The dreaded day has suddenly come, and your professional college informs you that a patient or someone you assessed months ago for an auto insurance claim has lodged a frivolous complaint under the Regulated Health Professions Act. (“Act”) (The college won’t use the word “frivolous,” of course.) Draw a deep breath and banish any thoughts of making an angry response. Instead, consider the Japanese martial art of Jujitsu , where one’s strongest weapon is the ability channel the force of one’s opponent against him. Under schedule 2 of the Act, named the Health Professions Procedural Code (“Code”), every health profession college in Ontario maintains an Inquiries, Complaints and Reports Committee (ICRC) to investigate and vet complaints against members. It does not matter whether you are a doctor, a psychologist or an occupational therapist. The Code requires each college to follow the same general procedure. While it may seem that this … Read More
A recent decision of the Human Rights Tribunal of Ontario (“HRTO”) serves as a reminder that grounds for discrimination under Ontario’s Human Rights Code (“Code”) are restricted to those enumerated in the Code. Analogous grounds are not prohibited. In Stukanov v Paypal Canada Inc., 2019 HRTO 386, the HRTO dismissed an application alleging that Paypal discriminated against Canadian residents. Facts The applicant wanted to close his U.S. dollar account with Paypal and have the account money sent to him in U.S. dollars, either by cheque or by direct deposit into his U.S. dollar account at his Toronto bank. Paypal, apparently, would not send a cheque to Canada, and would only deposit money into a Canadian dollar account when sending money to a bank located in Canada. The applicant’s primary allegation was that he cannot receive his Paypal funds in U.S. dollars because he is a Canadian resident. He claimed that … Read More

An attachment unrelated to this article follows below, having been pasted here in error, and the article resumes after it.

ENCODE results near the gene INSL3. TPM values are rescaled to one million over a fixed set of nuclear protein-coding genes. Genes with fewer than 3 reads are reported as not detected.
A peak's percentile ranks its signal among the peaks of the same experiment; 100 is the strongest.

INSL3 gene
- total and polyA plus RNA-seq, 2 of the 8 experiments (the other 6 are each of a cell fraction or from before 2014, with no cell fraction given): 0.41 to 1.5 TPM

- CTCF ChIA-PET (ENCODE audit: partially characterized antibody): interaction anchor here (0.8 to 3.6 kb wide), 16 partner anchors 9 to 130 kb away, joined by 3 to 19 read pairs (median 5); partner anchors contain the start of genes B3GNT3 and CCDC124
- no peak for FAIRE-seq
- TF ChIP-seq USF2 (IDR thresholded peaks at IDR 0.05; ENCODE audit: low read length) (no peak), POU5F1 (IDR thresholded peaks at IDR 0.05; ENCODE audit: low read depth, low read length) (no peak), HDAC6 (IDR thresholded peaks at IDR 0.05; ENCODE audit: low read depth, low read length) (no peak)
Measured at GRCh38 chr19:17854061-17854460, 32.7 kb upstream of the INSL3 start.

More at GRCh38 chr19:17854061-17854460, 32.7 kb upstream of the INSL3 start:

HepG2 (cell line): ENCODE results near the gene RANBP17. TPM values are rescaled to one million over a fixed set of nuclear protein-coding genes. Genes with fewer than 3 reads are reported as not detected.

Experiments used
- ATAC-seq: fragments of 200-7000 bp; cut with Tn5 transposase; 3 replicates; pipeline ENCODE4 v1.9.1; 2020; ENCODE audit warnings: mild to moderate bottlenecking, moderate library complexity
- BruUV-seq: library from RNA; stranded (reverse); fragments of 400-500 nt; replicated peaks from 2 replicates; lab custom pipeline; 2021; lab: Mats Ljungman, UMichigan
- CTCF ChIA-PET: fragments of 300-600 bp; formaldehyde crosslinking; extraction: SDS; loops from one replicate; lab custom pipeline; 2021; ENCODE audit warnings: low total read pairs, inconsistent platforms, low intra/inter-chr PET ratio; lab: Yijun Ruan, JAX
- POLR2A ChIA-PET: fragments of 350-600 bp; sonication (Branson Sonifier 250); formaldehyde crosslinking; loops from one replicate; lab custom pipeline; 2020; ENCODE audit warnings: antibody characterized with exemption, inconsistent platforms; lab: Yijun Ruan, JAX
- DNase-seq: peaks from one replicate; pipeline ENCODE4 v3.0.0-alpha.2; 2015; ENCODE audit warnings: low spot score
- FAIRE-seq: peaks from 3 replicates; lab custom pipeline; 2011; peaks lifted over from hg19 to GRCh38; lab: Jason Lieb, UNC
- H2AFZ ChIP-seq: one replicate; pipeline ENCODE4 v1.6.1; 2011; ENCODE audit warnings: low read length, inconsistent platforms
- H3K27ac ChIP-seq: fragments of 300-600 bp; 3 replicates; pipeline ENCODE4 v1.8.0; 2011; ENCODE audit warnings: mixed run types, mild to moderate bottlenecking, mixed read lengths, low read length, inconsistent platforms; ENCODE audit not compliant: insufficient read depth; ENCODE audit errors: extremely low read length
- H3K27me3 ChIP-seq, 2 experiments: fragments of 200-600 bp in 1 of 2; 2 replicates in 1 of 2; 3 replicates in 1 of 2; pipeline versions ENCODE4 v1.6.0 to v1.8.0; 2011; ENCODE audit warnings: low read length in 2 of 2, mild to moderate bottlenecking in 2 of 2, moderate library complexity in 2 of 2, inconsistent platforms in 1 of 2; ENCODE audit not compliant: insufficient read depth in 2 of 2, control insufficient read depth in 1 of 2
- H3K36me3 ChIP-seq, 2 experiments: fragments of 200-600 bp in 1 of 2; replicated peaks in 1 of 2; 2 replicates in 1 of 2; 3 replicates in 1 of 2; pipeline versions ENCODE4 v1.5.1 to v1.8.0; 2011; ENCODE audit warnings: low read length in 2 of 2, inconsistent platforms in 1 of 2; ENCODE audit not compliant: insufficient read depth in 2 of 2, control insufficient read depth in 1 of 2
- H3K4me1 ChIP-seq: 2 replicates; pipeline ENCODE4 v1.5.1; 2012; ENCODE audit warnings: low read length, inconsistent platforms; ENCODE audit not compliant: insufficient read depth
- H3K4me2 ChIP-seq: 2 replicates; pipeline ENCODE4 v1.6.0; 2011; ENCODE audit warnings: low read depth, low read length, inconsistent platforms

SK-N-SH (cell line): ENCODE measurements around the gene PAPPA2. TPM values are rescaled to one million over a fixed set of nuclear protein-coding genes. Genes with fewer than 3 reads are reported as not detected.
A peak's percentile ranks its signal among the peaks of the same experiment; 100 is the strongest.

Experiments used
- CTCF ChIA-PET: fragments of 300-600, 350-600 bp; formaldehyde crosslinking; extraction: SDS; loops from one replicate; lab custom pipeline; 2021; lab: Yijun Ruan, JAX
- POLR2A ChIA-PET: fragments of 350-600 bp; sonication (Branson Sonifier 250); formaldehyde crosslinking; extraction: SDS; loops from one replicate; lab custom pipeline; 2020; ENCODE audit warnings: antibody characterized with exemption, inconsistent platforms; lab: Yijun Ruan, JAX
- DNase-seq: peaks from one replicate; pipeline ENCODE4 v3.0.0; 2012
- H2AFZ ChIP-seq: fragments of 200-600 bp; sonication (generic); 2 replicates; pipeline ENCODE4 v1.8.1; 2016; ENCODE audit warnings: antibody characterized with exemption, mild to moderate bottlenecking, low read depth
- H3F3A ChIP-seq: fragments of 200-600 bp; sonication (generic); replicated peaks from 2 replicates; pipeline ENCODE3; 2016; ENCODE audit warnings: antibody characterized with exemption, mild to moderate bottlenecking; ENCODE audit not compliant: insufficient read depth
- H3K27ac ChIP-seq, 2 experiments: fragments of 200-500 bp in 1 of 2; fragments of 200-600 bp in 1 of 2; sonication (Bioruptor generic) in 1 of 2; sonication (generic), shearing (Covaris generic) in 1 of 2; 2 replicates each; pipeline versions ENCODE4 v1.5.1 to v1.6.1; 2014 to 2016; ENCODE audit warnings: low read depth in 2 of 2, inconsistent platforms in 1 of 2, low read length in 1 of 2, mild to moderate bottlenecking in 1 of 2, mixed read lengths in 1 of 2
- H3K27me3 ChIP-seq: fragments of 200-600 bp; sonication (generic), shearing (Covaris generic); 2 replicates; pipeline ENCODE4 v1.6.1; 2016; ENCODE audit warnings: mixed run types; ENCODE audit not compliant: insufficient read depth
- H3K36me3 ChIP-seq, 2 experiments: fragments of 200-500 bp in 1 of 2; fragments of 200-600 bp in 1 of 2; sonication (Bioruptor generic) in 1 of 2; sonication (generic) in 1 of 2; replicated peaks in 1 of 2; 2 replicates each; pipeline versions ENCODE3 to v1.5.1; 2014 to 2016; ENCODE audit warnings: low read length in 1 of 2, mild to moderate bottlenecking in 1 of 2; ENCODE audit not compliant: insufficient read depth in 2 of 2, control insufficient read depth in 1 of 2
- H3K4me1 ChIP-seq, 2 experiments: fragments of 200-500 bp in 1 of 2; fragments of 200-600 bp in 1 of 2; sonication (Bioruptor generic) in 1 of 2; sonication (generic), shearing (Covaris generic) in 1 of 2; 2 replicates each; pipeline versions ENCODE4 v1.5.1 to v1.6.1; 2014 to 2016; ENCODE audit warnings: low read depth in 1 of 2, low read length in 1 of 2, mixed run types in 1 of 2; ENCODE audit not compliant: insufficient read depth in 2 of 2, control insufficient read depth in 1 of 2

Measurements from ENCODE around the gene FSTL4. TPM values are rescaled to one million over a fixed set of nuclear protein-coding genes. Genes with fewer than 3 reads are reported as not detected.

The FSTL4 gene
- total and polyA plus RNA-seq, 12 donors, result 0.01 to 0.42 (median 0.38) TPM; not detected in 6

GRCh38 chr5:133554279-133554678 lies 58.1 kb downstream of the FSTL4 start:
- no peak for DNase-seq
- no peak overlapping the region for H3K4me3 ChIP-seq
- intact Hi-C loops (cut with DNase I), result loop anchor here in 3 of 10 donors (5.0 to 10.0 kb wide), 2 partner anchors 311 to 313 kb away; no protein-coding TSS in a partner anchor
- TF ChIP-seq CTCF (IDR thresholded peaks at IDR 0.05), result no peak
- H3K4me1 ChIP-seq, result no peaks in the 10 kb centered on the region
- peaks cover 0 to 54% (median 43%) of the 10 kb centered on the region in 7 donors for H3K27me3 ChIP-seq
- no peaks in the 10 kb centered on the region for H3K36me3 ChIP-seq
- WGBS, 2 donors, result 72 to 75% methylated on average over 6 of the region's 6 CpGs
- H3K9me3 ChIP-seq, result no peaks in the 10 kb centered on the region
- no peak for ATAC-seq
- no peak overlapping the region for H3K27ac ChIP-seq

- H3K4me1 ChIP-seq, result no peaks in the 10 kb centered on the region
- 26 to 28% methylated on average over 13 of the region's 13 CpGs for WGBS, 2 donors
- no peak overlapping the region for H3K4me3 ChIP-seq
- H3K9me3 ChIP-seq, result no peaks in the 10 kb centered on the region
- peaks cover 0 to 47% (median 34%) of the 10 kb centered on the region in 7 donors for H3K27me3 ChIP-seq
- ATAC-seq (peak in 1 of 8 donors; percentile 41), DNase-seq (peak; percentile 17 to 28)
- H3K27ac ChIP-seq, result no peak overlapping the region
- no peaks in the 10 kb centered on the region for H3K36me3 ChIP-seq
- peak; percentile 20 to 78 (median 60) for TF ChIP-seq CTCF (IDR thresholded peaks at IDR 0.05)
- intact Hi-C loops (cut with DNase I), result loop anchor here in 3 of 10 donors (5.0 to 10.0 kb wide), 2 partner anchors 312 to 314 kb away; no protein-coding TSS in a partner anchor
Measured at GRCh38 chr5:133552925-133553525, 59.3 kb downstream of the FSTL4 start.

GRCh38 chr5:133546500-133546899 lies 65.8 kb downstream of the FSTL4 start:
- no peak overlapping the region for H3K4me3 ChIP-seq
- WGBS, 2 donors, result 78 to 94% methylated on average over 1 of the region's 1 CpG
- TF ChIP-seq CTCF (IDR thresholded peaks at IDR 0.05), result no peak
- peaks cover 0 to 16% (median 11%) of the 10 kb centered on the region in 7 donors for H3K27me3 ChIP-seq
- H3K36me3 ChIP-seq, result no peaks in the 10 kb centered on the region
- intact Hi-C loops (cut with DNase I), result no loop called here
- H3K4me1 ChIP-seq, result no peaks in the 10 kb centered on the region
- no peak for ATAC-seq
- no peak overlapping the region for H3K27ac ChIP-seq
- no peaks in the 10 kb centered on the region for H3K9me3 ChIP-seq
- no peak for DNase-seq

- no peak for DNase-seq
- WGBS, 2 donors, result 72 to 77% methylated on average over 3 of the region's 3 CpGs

In United Food and Commercial Workers Canada, Local 175, Region 6 v. Quality Meat Packers Holdings Limited, 2018 ONCA 671 (“Quality Meat Packers”), the Ontario Court of Appeal considered (1) the Ontario Labour Relations Board’s (“OLRB”) jurisdiction to decide claims related to the wrongful dismissal of unionized employees; and (2) whether, in proposed representative proceedings under Rules 12.08 and 10.01, representation orders must be obtained during the limitation periods for the individuals’ claims.
In Hutchinson (Re), 2018 ONSEC 40 (“Hutchinson”), the Ontario Securities Commission (“OSC”) considered the proper framework to assess a motion for severance in the context of a regulatory proceeding before the OSC. OSC Staff alleged that the respondent, David Paul George Sidders (“Sidders”), engaged in insider trading with respect to three transactions. The OSC also alleged that three other individual respondents, one of which settled, engaged in insider trading and/or insider tipping. Respondent Sidders moved before an OSC Commissioner (“Commissioner”) to request that it sever his hearing from the hearings of the other remaining respondents. The question before the Commissioner was how to assess, in the context of an OSC proceeding, whether the interests of justice require severance. The Supreme Court of Canada in R v. Last, 2009 SCC 45 (“Last”) listed several factors to consider when balancing the risk of prejudice to the accused with the public interest in … Read More